12. sure is a myth in my life. no breakfast on weekdays here. unless a strong cuppa joe counts. weekends, eat breaksfast like foods at lunch like times.
  13. The other thing - if I was *so* careful with the whole bacteria thing, I would never be able to travel home to India again. As it is they call bottled water - Tourist Water (no, really) - they even have a brand called Tourist Water. I was teased mercilessly the first time I went back and my parents insisted I drink nothing else. That stopped immediately.
  14. Maggie, The Dark Thing salutes you. It bows in admiration. You have emancipated it. ps- I sobbed during Harry Potter.
  15. if no one contests my summary here this is, after all, eGullet
  16. HATE MILK. lissome, we had the same mom. mine used to make me drink a glass of milk every morning (no varieties of fat levels in india, one buffalo, one kinda milk, i think that's changing now) - as soon as she turned around to go back to the kitchen - i would pour it down the sink. she caught me once, i was maybe eight or something, and i got the talk about other starving kids and i offered to sacrifice on their behalf following which i got the talk about being a snotty brat. and then she sat at the table and insisted i drink it all and she would watch to see what this incredibly bad thing that happened to me would be. i yakked all over the dining table. never had to drink it again.
  17. Stone, I just read the whole thread. Synopsis as follows (I'll take a check in the mail ) - Clear opinions (not a majority of posters, but a majority of opinions voiced in this regard) that when dissolved in food, ytpe of salt does NOT make a difference - Most people have some type of fine salt and some kosher salt at home. Some people have "fancy" salts. - On top of some dishes, the "fancy" salts make a difference but is rather expensive. - The texture of coarse salt makes it easier to measure. - Iodized store bought salt has a metallic taste. - "Fancy" salts are a scam! Now to my post. I use fine salt from my neighborhood food co-op and also keep kosher salt. I use them interchangeably. I almost always add salt during the cooking. They're in a jar and I use my fingers to measure them out. Regular old shaker on the dinner table. Growing up in India, where salt is a critical ingredient and considered to be essential to bringing out the flavor in a dish, adding salt at the table is sometimes considered an embarassment to the cook. On the flip side, traditionally, when plates are set out for a meal, the basic "condiments" are always served in the plate before the food is, these being, salt, a wedge of lemon, pickle, raita, pappadums. Anyone remember the story of the princess who was banished because she said she loved her father more than salt? Here is a Russian version.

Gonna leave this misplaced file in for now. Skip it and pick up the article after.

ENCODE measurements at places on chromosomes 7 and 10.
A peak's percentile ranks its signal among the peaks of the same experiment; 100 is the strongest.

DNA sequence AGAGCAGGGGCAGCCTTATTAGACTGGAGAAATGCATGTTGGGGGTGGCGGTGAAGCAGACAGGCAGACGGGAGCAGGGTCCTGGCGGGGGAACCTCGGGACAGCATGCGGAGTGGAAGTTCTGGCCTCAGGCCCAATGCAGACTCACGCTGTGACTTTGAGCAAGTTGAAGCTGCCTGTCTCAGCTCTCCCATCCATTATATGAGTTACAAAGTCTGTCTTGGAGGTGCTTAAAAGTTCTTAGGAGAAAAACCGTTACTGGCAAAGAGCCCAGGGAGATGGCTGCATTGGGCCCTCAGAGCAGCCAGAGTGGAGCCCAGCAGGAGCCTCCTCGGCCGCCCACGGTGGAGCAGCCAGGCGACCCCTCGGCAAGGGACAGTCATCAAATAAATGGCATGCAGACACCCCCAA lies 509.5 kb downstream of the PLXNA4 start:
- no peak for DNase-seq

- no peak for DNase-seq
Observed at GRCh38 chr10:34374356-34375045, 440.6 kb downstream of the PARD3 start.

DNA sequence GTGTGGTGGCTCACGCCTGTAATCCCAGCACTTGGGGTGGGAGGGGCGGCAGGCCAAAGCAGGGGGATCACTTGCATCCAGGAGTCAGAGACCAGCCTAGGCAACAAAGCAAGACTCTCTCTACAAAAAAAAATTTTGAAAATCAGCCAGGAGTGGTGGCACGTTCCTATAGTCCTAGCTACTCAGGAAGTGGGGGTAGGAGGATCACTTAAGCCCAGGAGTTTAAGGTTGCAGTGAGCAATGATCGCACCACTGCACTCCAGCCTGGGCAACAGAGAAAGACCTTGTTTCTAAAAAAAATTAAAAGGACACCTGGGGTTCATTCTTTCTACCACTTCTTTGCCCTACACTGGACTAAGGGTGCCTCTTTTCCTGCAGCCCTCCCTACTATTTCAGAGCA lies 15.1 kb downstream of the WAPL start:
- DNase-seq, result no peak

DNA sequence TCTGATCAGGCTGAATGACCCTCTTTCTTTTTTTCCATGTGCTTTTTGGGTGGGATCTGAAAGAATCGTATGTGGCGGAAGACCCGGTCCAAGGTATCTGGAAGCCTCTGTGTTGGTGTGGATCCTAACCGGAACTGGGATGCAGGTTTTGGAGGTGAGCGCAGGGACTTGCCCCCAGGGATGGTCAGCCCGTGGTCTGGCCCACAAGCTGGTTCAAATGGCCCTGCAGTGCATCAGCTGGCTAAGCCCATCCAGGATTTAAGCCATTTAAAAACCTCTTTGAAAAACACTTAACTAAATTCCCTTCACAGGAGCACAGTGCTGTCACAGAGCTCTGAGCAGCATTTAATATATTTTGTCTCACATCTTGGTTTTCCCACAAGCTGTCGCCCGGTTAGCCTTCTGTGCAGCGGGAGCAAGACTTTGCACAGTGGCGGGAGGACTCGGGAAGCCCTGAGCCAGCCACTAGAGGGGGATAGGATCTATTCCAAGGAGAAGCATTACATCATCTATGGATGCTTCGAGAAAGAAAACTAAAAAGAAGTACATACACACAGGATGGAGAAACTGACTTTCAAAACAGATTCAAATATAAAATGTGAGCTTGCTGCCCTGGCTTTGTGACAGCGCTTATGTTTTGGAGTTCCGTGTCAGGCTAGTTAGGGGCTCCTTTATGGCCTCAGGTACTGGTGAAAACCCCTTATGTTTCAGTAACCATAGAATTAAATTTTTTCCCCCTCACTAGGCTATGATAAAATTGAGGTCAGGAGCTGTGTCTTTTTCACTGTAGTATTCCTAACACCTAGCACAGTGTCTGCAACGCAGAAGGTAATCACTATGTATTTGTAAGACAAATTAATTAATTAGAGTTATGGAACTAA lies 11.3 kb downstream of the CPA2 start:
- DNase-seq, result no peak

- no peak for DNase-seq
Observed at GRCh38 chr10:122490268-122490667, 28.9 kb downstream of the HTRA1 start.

18. The scourge of the 21st century - The ability to count bacteria. My problem with Cook's Illustrated - the dry, science experiment attitude to food makes me not trust their palates. Entirely unreasonable, I know, but I'm stuck with the feeling.